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Hair-Smoothing Products That Release Formaldehyde When Heated

Hair-smoothing products are used to straighten hair or to smooth out curls. A hair straightening or smoothing solution is usually applied to human hair followed by a heat treatment that seals the solution in. These products often contain formaldehyde, also known as formalin and methylene glycol. When the solution is heated, the formaldehyde in the products is released into the air as a gas. If the salon is not properly ventilated, both the salon professionals and their clients are at risk of inhaling the released formaldehyde.

Formaldehyde is a colorless, strong-smelling gas that presents a health hazard when breathed into the lungs, or when it gets into the eyes or onto the skin. According to the National Cancer Institute, when formaldehyde is present in the air at levels exceeding 0.1 ppm, some individuals may experience adverse effects such as watery eyes; burning sensations in the eyes, nose, and throat, coughing, wheezing, nausea, and skin irritation. Some people are very sensitive to formaldehyde, whereas others have no reaction to the same level of exposure. Formaldehyde has also been classified as a human carcinogen by the International Agency for Research on Cancer because at high levels or prolonged exposure, formaldehyde has been linked to certain types of cancers.

As hair-smoothing products increased in popularity in the late 2000’s, the FDA began receiving inquiries from consumers and salon professionals about the safety of products containing formaldehyde or related ingredients. In response to these concerns, in 2010, the agency began communicating with the public to provide information about the potential health effects of these products and how to recognize products containing formaldehyde or its liquid forms, formalin and methylene glycol.

What Should Consumers Know?

Skin sensitization or allergic dermatitis can develop after repeated contact with formaldehyde-related ingredients. When formaldehyde is released into the air, it can cause serious irritation of your eyes, nose, and lungs. The greater the exposure, in terms of both duration and concentration, to products that contain formaldehyde-related ingredients, the higher the potential health risks. Possible reactions that have been reported include eye problems or irritation, nervous system problems (for example, headaches and dizziness), respiratory tract problems (sore or scratchy throat, cough, wheezing), nausea, chest pain, vomiting, and rash.

Here are some steps consumers can take when considering hair-smoothing products:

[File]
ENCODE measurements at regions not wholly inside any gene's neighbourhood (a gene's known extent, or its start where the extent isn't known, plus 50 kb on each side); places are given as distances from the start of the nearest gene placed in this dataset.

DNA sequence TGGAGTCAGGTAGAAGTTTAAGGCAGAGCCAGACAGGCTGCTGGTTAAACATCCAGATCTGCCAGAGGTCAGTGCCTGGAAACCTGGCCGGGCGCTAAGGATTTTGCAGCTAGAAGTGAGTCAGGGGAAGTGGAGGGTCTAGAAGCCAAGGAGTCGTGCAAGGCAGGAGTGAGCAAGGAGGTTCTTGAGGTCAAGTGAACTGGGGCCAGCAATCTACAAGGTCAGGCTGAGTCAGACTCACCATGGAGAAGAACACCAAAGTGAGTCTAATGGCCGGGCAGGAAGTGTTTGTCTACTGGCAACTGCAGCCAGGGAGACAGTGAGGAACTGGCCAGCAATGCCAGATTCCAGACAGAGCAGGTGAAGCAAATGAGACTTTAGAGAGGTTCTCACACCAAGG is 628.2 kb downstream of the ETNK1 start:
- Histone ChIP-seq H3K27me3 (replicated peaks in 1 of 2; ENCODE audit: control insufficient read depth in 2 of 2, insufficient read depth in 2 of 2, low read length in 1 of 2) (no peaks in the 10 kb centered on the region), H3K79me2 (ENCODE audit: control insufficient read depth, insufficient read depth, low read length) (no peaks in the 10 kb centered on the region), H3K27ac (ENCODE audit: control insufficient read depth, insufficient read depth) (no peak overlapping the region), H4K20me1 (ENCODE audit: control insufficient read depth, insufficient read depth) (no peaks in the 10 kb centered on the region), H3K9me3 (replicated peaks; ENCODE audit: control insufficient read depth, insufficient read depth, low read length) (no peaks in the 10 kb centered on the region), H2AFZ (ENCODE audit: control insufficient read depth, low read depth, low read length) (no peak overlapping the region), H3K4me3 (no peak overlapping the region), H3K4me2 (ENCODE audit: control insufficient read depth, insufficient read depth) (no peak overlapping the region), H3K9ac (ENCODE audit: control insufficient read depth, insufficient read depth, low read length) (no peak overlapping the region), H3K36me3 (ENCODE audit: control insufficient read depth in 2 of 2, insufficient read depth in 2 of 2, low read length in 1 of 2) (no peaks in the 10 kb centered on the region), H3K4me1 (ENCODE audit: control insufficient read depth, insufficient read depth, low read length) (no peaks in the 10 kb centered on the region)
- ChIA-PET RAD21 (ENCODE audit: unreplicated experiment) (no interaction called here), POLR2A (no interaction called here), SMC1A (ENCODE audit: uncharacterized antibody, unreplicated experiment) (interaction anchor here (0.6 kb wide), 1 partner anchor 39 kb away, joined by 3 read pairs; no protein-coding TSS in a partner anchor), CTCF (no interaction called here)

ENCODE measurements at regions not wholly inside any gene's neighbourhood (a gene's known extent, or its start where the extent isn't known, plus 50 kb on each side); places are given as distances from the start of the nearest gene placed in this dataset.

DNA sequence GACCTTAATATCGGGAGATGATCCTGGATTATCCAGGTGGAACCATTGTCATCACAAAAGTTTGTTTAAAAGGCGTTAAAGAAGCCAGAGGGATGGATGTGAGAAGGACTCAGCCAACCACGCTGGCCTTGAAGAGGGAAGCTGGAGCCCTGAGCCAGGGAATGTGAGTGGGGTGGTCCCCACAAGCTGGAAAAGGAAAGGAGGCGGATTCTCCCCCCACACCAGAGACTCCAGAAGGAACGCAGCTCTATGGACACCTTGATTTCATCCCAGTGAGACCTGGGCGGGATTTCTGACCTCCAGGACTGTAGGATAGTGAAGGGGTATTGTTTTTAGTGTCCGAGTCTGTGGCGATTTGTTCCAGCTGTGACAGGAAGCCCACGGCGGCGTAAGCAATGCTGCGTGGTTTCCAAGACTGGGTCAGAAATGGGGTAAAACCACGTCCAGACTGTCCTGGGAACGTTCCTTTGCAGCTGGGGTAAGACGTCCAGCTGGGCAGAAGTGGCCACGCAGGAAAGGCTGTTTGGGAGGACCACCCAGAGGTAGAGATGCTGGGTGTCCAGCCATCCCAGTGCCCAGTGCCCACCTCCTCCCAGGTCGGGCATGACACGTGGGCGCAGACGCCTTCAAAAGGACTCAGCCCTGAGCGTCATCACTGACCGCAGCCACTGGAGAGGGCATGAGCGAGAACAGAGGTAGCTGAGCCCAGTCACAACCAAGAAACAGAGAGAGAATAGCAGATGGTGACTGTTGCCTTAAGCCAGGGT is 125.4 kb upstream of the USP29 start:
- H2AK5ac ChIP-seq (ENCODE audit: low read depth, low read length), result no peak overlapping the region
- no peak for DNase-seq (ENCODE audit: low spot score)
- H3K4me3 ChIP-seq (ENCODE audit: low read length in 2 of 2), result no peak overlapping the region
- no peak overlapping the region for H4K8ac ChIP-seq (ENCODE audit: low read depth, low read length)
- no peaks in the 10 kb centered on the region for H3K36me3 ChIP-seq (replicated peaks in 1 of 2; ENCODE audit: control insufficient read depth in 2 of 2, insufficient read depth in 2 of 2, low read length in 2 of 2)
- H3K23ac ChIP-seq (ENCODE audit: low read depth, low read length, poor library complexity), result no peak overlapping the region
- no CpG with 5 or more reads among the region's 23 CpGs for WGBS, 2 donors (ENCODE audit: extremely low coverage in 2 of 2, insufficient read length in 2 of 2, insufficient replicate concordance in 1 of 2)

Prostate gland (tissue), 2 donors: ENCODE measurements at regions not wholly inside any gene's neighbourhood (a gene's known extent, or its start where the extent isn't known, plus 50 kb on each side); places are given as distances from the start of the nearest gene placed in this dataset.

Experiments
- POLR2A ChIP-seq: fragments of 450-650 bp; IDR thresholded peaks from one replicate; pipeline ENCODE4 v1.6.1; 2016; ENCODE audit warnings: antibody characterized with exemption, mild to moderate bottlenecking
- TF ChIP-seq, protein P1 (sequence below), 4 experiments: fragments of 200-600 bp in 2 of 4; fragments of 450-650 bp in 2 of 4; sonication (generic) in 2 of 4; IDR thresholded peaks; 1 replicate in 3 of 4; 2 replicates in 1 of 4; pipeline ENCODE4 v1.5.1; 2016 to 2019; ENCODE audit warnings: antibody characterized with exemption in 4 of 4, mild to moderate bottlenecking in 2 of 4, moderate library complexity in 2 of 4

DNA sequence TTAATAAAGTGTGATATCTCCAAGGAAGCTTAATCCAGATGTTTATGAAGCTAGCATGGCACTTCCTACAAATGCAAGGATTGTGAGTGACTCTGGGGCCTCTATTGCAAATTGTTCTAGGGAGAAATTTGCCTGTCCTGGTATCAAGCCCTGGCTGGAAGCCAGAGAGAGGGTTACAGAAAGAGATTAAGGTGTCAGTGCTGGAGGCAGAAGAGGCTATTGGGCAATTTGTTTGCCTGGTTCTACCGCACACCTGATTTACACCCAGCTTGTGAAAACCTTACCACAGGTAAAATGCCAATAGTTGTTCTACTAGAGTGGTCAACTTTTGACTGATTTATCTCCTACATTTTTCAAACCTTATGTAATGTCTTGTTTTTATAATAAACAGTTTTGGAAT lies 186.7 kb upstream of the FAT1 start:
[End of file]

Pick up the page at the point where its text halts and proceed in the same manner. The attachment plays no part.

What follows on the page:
• Read the label. If you're purchasing a product on a retail basis, whether at a store or by mail order, including on the Internet, the product is required to have a list of the ingredients. If it doesn't, we recommend that you do not purchase the product. Also, please let the FDA know. The list of ingredients is required under the Fair Packaging and Labeling Act. To identify products containing formaldehyde-related ingredients, look for:
    • Formaldehyde
    • Formalin
    • Methylene glycol
  • Ask your salon professional. Ask your salon professionals if they know whether a product contains formaldehyde-related ingredients. If they are unsure if formaldehyde is present, you may not want to use the product, especially if you have had a reaction in the past. Products that are marketed only to salon professionals may not have a list of ingredients, because the Fair Packaging and Labeling Act applies only to products marketed on a retail basis to consumers. Professional use products, however, are required to have directions for safe use and any necessary warning statements. In addition, the Occupational Safety and Health Administration (OSHA) requires products with hazardous chemicals to have a Safety Data Sheet (SDS), (also called a Material Safety Data Sheet) which lists the hazards associated with those products.
  • Report bad reactions. Consumers are one of the FDA's most important sources of information. If you experience a bad reaction to a hair smoothing product, please report your symptoms to the FDA as well as to your health care provider. Below are links to the FDA to help you:
    1. Report by phone to the Consumer Complaint Coordinator at your nearest FDA district office. Phone numbers are posted on the FDA's Web page, Consumer Complaint Coordinators.